Genetically Modified Organisms (GMO)
Genetically modified organism (GMO) means an organism, with the exception of human beings, in which the genetic material has been altered by genetic modification through the use of some of the techniques that are defined by a legal regulation and capable of reproducing or transferring hereditary material.
Act No. 78/2004 Coll. (PDF, 288 kB), on the Use of Genetically Modified Organisms and Genetic Products, as amended, is a key legal instrument on GMOs in the Czech Republic from the environmental point of view. The Act implements Directive 2001/18/EC of the European Parliament and the Council on the deliberate release into the environment of genetically modified organisms and repealing Council Directive 90/220/EEC.
Decree of the Ministry of the Environment No. 209/2004 (PDF, 518 kB), on Detailed Conditions for the Use of Genetically Modified Organisms and Genetic Products, as amended.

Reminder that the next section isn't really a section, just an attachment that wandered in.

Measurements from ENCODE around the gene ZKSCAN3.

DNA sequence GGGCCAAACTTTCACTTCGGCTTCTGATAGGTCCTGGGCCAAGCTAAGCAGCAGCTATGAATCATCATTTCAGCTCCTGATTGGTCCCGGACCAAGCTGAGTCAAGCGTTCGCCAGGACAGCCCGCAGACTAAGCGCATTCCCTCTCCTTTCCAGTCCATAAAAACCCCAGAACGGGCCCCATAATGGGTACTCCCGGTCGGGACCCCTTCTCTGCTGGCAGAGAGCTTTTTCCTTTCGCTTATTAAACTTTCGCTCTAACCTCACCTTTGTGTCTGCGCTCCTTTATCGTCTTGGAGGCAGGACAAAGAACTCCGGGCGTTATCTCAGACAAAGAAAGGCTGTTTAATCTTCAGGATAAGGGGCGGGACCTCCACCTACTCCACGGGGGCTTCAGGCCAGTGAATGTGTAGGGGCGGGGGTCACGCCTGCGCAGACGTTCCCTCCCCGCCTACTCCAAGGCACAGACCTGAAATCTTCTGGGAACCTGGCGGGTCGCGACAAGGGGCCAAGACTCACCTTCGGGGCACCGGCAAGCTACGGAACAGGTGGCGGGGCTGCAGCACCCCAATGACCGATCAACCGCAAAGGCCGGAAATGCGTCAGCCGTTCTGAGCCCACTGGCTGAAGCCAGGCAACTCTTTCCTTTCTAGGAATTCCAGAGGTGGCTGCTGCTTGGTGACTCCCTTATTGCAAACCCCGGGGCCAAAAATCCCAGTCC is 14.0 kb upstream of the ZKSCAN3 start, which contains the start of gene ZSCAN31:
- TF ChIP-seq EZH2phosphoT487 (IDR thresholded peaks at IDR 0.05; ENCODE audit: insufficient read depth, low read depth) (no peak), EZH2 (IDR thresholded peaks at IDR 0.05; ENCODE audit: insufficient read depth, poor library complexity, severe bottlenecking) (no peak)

The Cartagena Protocol on Biosafety to the Convention on Biological Diversity covers the treatment of genetically modified organisms at the international level. This multilateral environmental agreement aims to ensure the safe handling, transport and use of living modified organisms (LMOs) resulting from modern biotechnology that may have adverse effects on biological diversity, taking also into account risks to human health. The Czech Republic is a Party to the Cartagena Protocol since its entry into force in 2013.